The Victory Lap
The St. Albert Silver Rebels sat in silence, the only sounds coming from their heaving chests and the slow-dripping sweat from their brows.
They had just lost Game 7 of the Stanley Cup Finals and no one could believe it, least of all their center, Karl Williamson. Karl sat by, not even bothering to take off his pads. He knew if he did, it would be all over.
The game. The series. The season.
It already was over, though. His team had lost. And nothing he did, on or off the ice, could change that. When the coach came in to congratulate his team on the season, Karl closed his eyes and ears, not wanting to hear the man’s condolences, the man’s … excuses, Karl thought to himself, frustration already filling the void left by the loss.
I did everything right. I scored every goal. I made every pass. And for what?
Karl opened his eyes long enough to take one long, disgusted look at his teammates. The guys who couldn’t, wouldn’t carry their weight. The guys who would shank it off the post. The guys who stopped skating when they felt the game was over.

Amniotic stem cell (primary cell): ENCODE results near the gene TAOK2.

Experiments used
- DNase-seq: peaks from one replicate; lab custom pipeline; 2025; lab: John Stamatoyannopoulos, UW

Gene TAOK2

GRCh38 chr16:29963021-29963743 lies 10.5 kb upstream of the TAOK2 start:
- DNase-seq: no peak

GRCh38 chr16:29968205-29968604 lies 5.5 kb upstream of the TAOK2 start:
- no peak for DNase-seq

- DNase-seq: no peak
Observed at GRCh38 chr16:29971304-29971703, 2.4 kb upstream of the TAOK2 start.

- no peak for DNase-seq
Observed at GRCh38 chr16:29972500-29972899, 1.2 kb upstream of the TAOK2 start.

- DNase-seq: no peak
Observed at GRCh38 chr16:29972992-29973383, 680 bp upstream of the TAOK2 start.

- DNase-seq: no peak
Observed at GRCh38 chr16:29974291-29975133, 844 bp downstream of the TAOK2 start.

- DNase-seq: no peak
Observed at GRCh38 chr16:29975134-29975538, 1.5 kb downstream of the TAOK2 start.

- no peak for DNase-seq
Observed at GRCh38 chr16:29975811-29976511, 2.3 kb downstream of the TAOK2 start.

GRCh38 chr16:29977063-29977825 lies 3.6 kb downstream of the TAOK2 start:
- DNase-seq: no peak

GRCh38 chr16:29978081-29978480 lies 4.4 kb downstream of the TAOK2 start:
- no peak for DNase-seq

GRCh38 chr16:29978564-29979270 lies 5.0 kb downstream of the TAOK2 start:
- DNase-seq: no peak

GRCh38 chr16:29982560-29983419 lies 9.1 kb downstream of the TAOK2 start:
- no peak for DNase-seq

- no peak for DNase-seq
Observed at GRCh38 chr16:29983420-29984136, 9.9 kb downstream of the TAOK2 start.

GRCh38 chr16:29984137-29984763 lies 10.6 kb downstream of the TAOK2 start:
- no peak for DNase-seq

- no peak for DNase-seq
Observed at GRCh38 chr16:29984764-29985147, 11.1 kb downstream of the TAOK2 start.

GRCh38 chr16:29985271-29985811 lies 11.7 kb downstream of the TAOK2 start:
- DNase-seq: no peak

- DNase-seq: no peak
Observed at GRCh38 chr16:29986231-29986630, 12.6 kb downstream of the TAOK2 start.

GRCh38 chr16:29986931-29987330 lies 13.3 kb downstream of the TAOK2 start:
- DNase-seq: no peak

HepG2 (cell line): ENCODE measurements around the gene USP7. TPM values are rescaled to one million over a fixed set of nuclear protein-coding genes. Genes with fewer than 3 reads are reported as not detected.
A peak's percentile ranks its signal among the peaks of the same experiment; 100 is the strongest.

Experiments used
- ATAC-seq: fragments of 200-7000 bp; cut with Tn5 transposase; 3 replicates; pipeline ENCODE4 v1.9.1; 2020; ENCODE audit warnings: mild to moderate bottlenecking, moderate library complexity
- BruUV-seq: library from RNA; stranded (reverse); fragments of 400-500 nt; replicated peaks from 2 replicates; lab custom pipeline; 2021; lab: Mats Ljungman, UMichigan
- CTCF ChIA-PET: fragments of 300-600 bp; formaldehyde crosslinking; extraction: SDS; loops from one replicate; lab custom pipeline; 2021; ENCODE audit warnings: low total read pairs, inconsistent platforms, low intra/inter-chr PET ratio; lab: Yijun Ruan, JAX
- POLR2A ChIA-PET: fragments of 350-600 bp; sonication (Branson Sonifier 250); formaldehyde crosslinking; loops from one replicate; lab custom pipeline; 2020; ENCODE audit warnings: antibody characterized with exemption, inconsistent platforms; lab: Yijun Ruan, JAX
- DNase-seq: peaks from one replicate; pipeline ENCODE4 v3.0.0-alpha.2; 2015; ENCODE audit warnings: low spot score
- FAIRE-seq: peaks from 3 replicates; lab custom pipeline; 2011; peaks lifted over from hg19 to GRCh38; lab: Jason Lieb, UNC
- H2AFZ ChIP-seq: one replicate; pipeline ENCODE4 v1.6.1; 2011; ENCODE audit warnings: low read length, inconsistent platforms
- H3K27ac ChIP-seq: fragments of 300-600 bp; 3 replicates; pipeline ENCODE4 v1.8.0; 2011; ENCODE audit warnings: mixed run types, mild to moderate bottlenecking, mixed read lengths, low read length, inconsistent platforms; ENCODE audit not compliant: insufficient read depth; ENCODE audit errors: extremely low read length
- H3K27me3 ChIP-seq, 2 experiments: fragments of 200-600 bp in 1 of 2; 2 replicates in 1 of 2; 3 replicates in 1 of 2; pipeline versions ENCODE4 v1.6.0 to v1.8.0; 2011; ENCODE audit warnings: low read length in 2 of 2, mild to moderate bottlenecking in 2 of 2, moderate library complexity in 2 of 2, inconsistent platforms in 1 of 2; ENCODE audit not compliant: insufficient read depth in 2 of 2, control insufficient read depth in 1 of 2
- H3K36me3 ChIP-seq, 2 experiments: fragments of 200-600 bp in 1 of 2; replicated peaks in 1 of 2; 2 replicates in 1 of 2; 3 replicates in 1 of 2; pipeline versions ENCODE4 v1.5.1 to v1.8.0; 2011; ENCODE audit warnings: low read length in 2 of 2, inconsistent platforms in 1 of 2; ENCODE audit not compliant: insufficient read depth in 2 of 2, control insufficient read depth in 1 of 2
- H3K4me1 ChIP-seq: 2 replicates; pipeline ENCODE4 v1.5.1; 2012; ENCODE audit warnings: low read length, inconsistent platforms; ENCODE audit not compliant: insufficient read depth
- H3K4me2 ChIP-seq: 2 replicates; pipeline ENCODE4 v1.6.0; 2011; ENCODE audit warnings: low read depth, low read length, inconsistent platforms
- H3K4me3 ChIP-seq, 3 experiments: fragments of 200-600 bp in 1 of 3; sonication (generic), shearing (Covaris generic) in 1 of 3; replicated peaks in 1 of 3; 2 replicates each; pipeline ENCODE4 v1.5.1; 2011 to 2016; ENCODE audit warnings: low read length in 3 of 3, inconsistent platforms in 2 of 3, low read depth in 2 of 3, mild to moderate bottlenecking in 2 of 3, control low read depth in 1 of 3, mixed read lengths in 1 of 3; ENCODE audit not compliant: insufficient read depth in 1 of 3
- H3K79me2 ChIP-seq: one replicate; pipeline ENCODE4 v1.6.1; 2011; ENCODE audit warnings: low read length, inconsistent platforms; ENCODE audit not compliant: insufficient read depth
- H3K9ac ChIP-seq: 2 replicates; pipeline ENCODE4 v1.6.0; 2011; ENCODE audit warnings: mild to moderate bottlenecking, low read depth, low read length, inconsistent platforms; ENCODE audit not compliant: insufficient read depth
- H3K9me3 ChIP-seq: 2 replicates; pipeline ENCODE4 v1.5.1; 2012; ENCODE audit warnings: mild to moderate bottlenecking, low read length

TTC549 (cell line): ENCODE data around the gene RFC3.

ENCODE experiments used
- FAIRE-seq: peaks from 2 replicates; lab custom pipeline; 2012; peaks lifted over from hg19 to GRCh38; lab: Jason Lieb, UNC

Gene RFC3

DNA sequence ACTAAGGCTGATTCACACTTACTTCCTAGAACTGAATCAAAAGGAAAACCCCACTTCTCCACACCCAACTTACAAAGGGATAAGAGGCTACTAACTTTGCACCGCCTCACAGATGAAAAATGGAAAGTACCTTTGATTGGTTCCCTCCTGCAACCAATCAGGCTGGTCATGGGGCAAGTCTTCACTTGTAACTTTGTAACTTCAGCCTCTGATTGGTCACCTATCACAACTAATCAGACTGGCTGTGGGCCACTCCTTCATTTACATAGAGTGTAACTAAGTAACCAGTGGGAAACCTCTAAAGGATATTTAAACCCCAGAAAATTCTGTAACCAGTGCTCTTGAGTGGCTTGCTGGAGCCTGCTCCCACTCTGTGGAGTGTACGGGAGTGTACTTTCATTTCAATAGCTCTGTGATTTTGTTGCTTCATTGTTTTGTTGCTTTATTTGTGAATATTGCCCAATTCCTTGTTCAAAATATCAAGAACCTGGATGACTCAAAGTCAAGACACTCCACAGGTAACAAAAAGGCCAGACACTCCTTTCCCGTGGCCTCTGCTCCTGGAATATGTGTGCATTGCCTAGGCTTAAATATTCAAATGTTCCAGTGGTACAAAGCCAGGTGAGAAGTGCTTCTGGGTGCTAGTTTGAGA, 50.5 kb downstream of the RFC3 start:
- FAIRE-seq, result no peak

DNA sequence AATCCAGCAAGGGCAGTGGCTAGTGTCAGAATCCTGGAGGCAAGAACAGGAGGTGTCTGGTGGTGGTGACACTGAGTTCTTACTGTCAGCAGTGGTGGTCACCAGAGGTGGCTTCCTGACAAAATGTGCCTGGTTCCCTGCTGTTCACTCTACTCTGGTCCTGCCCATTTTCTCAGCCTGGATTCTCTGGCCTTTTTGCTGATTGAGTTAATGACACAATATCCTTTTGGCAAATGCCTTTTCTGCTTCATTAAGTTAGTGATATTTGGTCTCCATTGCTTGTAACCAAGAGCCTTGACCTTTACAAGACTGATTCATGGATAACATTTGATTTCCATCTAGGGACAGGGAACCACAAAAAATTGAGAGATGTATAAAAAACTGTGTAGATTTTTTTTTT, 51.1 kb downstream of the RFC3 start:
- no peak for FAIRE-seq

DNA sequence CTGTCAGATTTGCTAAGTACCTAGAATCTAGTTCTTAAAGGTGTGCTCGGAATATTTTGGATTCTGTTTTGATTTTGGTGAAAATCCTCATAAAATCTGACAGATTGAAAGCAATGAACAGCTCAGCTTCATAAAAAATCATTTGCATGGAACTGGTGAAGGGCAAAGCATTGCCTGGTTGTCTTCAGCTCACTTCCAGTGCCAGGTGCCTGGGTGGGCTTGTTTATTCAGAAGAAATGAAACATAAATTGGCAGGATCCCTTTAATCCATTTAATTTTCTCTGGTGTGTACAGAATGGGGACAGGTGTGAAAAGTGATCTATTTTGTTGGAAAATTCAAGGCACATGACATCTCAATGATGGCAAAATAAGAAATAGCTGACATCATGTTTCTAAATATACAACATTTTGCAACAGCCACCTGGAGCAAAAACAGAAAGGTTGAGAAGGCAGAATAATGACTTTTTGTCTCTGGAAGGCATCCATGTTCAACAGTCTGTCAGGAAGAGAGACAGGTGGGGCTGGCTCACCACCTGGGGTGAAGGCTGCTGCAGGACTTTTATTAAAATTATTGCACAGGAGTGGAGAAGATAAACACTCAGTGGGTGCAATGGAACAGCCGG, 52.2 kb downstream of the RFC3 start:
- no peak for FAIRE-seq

Somewhere far off, the coach was still rallying his team into the offseason. But Karl was stuck replaying every second of the last game.
A soft short-side goal that any half-decent goalie would have stopped.
A blown 5-on-3. Poor play in the defensive zone.
Coach putting out Craig and Dimitri with two minutes left in the game.
What had he been thinking?!
It seemed everyone had an off night when it mattered most.
Except me, Karl told himself. These guys don’t even deserve the Cup. I deserve it … I earned it.
Broken images of the winning team, the DC Patriots, floated before him. He pictured their locker room, the antithesis of his own. Partying, cheering, champagne, glory. Passing the Cup around like a cheap date. Holding it. Kissing it. Drinking beer out of it.
This was supposed to be the greatest night of Karl’s life. Instead …
I hope they break their necks doing keg stands, he thought as he bent to untie his laces, still tuning out the talks of offseason plans. He quickly undressed and tossed his pads on top of the team pile. Karl had arrived to the arena in a stuffy three-piece suit, but now he didn’t feel much like wearing a vest and tie. Instead he grabbed some sweats from the equipment locker and headed for the door.